Congratulations! You obviously are doing a very good job right now to be considered for such a key role in the company. There's lots of sage advice here so I wont repeat what others have said. I would ask you just one question, do you want the job? If you only want it if you can negotiate some of the demands, then it's not this job you want. Any company looking to go for an IPO will require the kind of commitment your CEO is asking for. Maybe he is framing it to be way over the top, but he is being direct about his expectations. He has given you the opportunity to think about it. There is no job at the C-level that is a walk-in-the-park. If that's the level you hope to be part of, and its a company you enjoy working for; if its a company whose values you share, and if you believe you can provide substantive help in getting the company - and its people - to successfully reach higher and broader, then its worth the risk. Obviously, your CEO thinks you can. Whatever your decision, good luck. BTW, I think that even asking the question says a great deal about you - and I'll take a risk and say, in addition to your skills, you are likely the right person for the job.Whether you want it or not is a separate issue.   If I can help, don't hesitate to call.

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6 answers

You have received excellent feedback on reviewing your own personal values and goals.  If you have already gone through this process, it is time to ask yourself, “What are the expectations that are in alignment and out of alignment with my values/goals?”  This is the starting point to developing your conversation/negotiations with the current CEO.  Be sure to carefully plan out your conversation/negotiations so you are prepared.  Keep in mind the important rules of successful negotiation:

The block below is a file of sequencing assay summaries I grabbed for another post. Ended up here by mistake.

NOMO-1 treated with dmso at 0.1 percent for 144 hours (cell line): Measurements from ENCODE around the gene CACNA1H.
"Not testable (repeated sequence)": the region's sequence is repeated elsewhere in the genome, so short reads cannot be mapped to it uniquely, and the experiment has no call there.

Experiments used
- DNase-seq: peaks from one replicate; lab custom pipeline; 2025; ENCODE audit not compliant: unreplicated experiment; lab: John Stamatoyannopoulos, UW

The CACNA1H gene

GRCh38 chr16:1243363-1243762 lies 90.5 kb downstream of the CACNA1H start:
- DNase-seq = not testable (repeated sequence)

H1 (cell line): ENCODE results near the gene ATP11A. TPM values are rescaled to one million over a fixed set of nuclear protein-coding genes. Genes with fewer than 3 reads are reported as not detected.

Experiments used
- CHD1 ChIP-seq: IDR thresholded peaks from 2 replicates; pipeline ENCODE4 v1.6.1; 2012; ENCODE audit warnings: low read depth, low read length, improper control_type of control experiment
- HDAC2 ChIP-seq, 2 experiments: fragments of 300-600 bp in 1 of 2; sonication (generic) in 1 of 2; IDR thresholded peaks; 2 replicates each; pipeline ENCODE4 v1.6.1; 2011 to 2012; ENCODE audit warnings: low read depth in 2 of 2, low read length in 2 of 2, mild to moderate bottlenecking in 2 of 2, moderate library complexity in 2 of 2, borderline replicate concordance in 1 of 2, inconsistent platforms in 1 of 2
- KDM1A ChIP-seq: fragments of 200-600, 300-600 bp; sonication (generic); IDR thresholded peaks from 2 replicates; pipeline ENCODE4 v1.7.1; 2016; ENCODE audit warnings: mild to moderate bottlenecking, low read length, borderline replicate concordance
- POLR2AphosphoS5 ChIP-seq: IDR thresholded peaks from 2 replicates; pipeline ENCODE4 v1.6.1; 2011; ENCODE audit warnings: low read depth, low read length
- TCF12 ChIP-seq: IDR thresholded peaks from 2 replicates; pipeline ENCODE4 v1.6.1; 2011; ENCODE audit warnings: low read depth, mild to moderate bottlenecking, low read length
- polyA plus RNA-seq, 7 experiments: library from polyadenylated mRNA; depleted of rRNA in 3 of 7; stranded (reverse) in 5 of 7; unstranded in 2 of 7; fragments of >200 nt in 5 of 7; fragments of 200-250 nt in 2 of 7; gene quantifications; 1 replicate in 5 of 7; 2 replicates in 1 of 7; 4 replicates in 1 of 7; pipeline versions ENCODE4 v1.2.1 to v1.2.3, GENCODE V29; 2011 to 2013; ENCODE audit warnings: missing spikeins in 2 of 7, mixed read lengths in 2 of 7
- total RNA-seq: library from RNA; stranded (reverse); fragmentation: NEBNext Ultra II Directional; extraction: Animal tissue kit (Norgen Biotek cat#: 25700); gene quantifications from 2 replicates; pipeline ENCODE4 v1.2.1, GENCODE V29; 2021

• Have a clear vision of what you want
• Let the other person (in this case the CEO) talk first (make sure you understand exactly what they want)
• Practice active, open-minded listening.  Listening to learn.
• Rephrase to clarify what they have said, for example, “If I understand you correctly, your expectations are….”
• Identify what is important to the current CEO and move from that vantage point
• Ask open ended questions such as, “What are the possibilities (advantages and disadvantages) of proceeding this way….”
• Assure the CEO you are confident and competent you can do this job
• Discuss realistic expectations.  For example, No human can work 24/7 on a regular basis.  We may be able to do it for a while, but if it is long term, we will become less effective, lose our edge and begin making poor decisions.  (There may be fears and concerns on the CEO’s part and they may be putting extremely high expectations in place due to being let down in the past.)
• Be patient and do not rush the conversation or decisions
• The big picture goal is “win-win”
• Expect a positive outcome

I hope this is helpful.  I encourage you to stay true to yourself.  Once you complete negotiations and if the role is still not a fit and in alignment with who you are as a leader, then walk away.  

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15 answers

Congratulations on being selected by the President/CEO as being, in his eyes, qualified to fill the position.

However, your comments above about initially turning down the opportunity is troubling to me. I'm thinking that there are some reasons, in your mind, for thinking about declining the promotion.  I have always looked for opportunities of increased levels of responsibility, and subsequently worked to be able to handle he positions. If you feel you are qualified for the position, if you are willing to meet all requirements of the position, and if you are willing to put for 110% toward meeting the job requirements, then why would you not jump at the opportunity.

If your confidence level is less than that required to do the job, then you need to really reflect on taking on the opportunity, given the requirements -- 24/7, etc. -- you have to meet. Are you willing to do the job?

Next, I would suggest asking yourself what it is you want to negotiate, then comparing it with the requirements outlined above by the President/CEO. I would question whether I would want to negotiate reducing the job requirements, given they came for the CEO. He may be thinking a person from within would be more qualified and willing to meet all requirements.

You have some sound advice throughout these responses. I hope my comments, while maybe appearing negative, help in your thinking.

Good luck with the decision-making process and, if you take the position, best of luck and give it all you can.